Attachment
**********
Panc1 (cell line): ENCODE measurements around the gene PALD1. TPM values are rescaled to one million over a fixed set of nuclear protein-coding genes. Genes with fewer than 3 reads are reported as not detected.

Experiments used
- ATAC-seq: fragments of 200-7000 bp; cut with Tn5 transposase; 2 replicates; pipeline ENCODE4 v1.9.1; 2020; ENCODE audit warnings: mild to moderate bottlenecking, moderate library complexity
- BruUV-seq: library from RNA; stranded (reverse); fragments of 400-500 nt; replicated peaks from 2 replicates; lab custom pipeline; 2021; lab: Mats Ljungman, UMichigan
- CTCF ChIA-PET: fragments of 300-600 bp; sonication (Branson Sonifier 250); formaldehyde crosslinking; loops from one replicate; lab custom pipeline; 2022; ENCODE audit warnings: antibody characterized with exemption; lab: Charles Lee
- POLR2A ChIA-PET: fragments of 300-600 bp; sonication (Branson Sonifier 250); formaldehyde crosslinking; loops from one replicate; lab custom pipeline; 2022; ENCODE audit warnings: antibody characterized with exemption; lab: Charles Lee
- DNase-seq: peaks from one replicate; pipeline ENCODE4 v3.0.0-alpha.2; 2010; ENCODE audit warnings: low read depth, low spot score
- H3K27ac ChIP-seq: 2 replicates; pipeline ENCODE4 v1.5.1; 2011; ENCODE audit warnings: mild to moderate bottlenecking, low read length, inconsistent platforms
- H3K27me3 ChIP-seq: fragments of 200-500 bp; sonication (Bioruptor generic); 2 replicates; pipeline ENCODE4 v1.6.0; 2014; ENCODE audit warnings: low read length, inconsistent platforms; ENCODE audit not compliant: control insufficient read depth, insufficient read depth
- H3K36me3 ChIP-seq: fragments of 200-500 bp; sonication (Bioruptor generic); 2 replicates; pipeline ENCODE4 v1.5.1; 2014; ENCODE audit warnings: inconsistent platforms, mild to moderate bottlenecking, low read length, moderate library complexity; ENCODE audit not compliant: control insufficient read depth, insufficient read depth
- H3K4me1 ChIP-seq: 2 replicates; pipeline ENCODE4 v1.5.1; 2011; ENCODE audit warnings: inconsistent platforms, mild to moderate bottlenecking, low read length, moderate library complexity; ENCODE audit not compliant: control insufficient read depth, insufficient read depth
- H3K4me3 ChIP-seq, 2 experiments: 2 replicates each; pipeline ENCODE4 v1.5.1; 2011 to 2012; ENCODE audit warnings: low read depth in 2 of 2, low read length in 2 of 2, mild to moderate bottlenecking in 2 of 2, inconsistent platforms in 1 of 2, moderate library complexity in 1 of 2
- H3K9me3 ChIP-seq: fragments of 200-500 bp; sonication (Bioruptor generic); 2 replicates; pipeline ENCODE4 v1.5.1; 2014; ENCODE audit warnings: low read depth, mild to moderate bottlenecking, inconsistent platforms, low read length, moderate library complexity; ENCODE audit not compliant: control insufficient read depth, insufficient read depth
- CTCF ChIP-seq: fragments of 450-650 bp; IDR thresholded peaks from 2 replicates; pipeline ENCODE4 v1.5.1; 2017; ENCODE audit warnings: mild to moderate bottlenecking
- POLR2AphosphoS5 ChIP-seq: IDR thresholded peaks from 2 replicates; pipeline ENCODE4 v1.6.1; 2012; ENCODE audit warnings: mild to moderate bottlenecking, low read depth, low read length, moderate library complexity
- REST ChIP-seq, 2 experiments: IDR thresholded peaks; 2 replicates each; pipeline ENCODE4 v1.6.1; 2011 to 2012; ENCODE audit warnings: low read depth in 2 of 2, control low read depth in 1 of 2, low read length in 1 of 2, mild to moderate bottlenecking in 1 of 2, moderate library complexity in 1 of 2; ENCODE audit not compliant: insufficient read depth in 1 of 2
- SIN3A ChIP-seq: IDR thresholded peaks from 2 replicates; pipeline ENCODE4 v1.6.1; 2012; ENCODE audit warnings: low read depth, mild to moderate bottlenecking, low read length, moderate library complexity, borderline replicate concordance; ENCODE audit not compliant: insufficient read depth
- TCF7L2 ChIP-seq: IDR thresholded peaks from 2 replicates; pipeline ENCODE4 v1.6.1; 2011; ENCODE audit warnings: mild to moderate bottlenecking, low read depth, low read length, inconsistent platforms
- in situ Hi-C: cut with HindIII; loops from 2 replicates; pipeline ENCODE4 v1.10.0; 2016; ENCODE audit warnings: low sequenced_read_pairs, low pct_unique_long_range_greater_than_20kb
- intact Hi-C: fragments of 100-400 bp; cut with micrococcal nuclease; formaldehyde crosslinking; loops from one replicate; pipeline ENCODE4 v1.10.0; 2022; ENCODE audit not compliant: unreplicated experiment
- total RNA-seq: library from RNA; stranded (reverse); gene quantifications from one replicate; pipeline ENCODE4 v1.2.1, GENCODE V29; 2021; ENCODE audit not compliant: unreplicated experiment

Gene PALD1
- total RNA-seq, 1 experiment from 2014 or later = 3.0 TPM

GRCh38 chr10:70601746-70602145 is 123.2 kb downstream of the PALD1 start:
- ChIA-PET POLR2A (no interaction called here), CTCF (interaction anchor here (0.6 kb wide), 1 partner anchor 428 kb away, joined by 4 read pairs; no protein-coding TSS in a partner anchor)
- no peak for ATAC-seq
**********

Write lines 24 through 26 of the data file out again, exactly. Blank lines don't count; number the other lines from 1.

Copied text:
GRCh38 chr10:70601746-70602145 is 123.2 kb downstream of the PALD1 start:
- ChIA-PET POLR2A (no interaction called here), CTCF (interaction anchor here (0.6 kb wide), 1 partner anchor 428 kb away, joined by 4 read pairs; no protein-coding TSS in a partner anchor)
- no peak for ATAC-seq